I have all of these (the last one was Kickstarted last year and is PDF only until the books come later this year) and they all have definite points of attraction. I was initially set on either The Flood or Stone and a Hard Place, so I re-read both of them. 

Stone and a Hard Place is really good, and while reading it I had pretty much decided to run it first. It starts with Tombstone, the Earps, the Cowboys, and yes you do get to be a part of the OK Corral situation. Being a huge fan of the "Tombstone" movie it's definitely a very attractive adventure, and it gets better from there. If you want a very "western" campaign with your party in pursuit of a single major antagonist, one where it gets very personal, this is a great campaign. 

Then I read The Flood and things started to turn. While Stone is awesome, I don't think it is as good as The Flood as an introduction to the Deadlands setting. The Flood makes a great effort, particularly early on, to give players a sense of what's going on and why with the Weird West. It's not something I had really considered before, but I've been reading and occasionally running Deadlands stuff for 20 years and never really had the chance for my players to see the big picture. There is evil in the world, but it's evil you can fight. It's a big part of the setting and there are even mechanics for what your party can do to roll back the damage. Once you understand this as a player, you can make plans for it. it and make a big difference in the world beyond just shooting monsters. It's a cool aspect of the game that I've never been able to use but I think I will get to do it now.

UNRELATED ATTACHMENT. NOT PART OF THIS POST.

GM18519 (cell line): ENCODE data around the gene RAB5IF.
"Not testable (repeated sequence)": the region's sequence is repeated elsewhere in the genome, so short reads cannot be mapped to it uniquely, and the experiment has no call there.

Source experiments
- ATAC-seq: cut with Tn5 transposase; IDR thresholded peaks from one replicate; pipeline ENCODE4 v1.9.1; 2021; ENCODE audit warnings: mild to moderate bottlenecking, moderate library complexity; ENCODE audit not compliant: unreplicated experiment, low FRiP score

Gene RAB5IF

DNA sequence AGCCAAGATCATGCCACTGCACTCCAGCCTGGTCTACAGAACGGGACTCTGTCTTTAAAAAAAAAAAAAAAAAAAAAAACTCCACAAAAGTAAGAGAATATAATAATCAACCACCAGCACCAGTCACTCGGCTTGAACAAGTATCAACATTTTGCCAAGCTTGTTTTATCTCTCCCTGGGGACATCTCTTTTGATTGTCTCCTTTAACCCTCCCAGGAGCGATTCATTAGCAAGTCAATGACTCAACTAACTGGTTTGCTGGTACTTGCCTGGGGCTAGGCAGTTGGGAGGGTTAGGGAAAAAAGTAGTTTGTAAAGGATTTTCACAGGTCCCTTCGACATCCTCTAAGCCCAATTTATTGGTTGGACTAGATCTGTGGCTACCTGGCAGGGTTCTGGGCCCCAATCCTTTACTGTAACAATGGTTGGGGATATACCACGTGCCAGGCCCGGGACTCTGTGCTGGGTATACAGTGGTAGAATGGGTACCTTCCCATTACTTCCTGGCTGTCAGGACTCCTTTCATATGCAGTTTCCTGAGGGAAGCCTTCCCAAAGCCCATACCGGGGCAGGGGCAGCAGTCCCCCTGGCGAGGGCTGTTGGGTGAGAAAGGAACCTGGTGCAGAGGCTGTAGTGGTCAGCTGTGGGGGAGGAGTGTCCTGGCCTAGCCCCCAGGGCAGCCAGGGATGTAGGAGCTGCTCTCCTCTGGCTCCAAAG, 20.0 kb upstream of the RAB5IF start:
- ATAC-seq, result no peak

My concerns with the Flood are that it's a little more "out there" than say, Stone. The Maze is a great setting for a game but it means you may be spending a fair amount of time on steam-powered boats in the maze fighting Chinese pirates using martial arts weapons and not riding horses chasing bandits as you might expect in a western type RPG. There's room to add in more of the traditional elements for sure, but the backbone of the campaign involves a fair amount of deck time, martial arts, and magic. I don't want my players asking where the "western" went halfway through the game so it's something I'm going to have to keep an eye on.

The Flood also sets up some things nicely. Early on the PC's meet Dr. Darius Hellstromme, one of the big movers and shakers in the setting. He figures prominently in Good Intentions, so by doing Flood first my players will know who he is if we get the chance to play that one. They also meet some other known setting NPCs who are threatened or play another role in some of those other books.   

So I have settled on The Flood for this campaign and I am very happy with it now. Our first session is complete and went well and I am very optimistic for the future. 

Sorry guys, we're going to California - maybe next time!
Bonus: This is also good refresher training in running an ongoing Savage Worlds game which a) makes me happy anyway as I love the system and b) helps me figure things out that will make the inevitable Savage Rifts game that much better.

Mood-setting media ideas: For this campaign I'd say Tv shows The Adventures of Brisco County Jr., Kung Fu, and the classic film Big Trouble in Little China (originally conceived as a western) set the right tone. Heck, just being able to cite those as relevant to a game I am running makes me pretty happy.

Tuesday, March 21, 2017

Weekend Update

We had a pretty good weekend here - got to run another session of the Star Wars campaign Friday, ran session 2 of the Deadlands campaign Saturday, then saw the new Kong movie on Sunday. Also managed to dive back in to Star Trek Online. Time off is good! There's more to come on each of these but it feels good to have the momentum going again with multiple campaigns.